axiology


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Related to axiology: epistemology

ax·i·ol·o·gy

 (ăk′sē-ŏl′ə-jē)
n.
The study of the nature of values and value judgments.

[Greek axios, worth; see ag- in Indo-European roots + -logy.]

ax′i·o·log′i·cal (-ə-lŏj′ĭ-kəl) adj.
ax′i·o·log′i·cal·ly adv.
ax′i·ol′o·gist n.

axiology

(ˌæksɪˈɒlədʒɪ)
n
(Philosophy) philosophy the theory of values, moral or aesthetic
[C20: from Greek axios worthy]
axiological adj
ˌaxioˈlogically adv
ˌaxiˈologist n

ax•i•ol•o•gy

(ˌæk siˈɒl ə dʒi)

n.
the branch of philosophy dealing with values, as those of ethics, aesthetics, or religion.
[1905–10; < French axiologie < Greek axí(a) worth, value + French -ologie; -logy]
ax`i•o•log′i•cal (-əˈlɒdʒ ɪ kəl) adj.
ax`i•o•log′i•cal•ly, adv.

axiology

Philosophy. the study of values, as those of aesthetics, ethics, or religion. — axiologist, n.axiological, adj.
See also: Values
the branch of philosophy dealing with values, as those of ethics, aesthetics, or religion. — axiologist, n. — axiological, adj.
See also: Ethics
ThesaurusAntonymsRelated WordsSynonymsLegend:
Noun1.axiology - the study of values and value judgmentsaxiology - the study of values and value judgments
philosophy - the rational investigation of questions about existence and knowledge and ethics
Translations
axiologie
aksiologija
axiologia
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References in periodicals archive ?
In the final chapter Bunge summarizes in outline the commitments of scientific hylorealism in the various branches of metaphysics, epistemology, and axiology.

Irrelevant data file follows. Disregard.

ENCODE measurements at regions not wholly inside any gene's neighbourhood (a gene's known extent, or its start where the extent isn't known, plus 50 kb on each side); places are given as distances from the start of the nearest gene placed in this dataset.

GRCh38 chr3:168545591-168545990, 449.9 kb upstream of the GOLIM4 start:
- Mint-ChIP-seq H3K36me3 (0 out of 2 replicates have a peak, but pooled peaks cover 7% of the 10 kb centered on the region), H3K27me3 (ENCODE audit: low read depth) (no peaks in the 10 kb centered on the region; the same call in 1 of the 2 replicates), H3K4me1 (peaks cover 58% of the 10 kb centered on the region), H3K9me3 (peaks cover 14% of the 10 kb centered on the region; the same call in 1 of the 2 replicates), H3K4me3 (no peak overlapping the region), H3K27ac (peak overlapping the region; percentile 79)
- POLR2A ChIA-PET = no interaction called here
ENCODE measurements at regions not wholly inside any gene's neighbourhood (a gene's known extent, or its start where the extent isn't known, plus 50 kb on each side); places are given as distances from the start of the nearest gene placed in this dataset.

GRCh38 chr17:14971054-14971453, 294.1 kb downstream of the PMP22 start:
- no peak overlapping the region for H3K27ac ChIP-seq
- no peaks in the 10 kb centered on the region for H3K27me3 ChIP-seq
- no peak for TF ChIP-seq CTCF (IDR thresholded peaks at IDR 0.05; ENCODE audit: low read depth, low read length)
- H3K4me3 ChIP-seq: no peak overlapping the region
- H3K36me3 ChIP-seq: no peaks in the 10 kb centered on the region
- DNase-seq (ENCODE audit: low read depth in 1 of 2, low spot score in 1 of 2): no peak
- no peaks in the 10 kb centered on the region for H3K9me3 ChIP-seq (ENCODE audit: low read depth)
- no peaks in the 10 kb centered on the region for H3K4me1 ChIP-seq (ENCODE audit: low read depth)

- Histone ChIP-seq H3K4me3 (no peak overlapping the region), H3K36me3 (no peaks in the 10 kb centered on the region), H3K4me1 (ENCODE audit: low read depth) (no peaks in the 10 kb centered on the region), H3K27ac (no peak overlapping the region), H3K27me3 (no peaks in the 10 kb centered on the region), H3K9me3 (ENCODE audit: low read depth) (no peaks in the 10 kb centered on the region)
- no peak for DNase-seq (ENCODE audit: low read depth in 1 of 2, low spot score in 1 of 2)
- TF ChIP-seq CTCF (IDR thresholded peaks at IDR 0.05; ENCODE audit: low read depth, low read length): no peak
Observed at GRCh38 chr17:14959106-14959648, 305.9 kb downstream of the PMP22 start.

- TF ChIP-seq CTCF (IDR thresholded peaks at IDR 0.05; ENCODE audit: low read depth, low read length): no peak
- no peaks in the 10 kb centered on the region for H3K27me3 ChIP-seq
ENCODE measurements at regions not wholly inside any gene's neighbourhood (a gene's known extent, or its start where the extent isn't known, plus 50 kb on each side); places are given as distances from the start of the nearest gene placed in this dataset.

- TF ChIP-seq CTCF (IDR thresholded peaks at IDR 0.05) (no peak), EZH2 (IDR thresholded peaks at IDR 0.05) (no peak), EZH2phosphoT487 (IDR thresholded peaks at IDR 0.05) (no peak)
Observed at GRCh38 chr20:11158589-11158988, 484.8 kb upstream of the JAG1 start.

The mission of this collection is to provide discourse for a progressive Kemetic axiology that can inform our reality as we place good values, respect, and key principles of human culture at the head of our consciousness.
Such an axiology represents a doctrine of final causes in Aristotle's sense, but it is emphatically not a causal theory in the current standard sense of efficient causation.
This paper contends that, taken in the context of the "classical interpretation" of his metaphysics, Whitehead's bold affirmation that actuality and value are coextensive introduces a potentially serious problem for the adequacy and applicability of his axiology.
It suggests that Scheler's turn from a phenomenological anthropology to metaphysics has its roots not only in this notion of spirit, which is distinguished both from Husserl's absolute consciousness and from Heidegger's Dasein, but also in the ontology of values that is embedded in Scheler's phenomenological axiology.
From its earliest days, metaphysics was also taken to include axiology, the evaluative and normative assessment of the things that exist.
Against realistic Thomism, the author remarks that it is not legitimate to reduce axiology to sensitive and intellective cognition.
Given Steinkraus's well-deserved reputation in the area of axiology, the section on the ethical demands of religion and the claims which religions make about the person were disappointingly brief.
Most of the volume is concerned with the formal structure of judgments and with the "noematic" or objective side of intentionality, but some twenty-five pages of the course are devoted to formal axiology and the structures of practical thinking, and the last twenty pages to a noetic analysis of evidence.
The two dimensions (the cognitive and social) are neatly connected by a middle chapter on axiology (chap.
But Walicki points out that all the Russian liberal thinkers approached the study of law from the perspective of a broader, often metaphysically grounded axiology and philosophy of man, and that most of them accepted Solovievs view that liberal values are compatible with a religious orientation.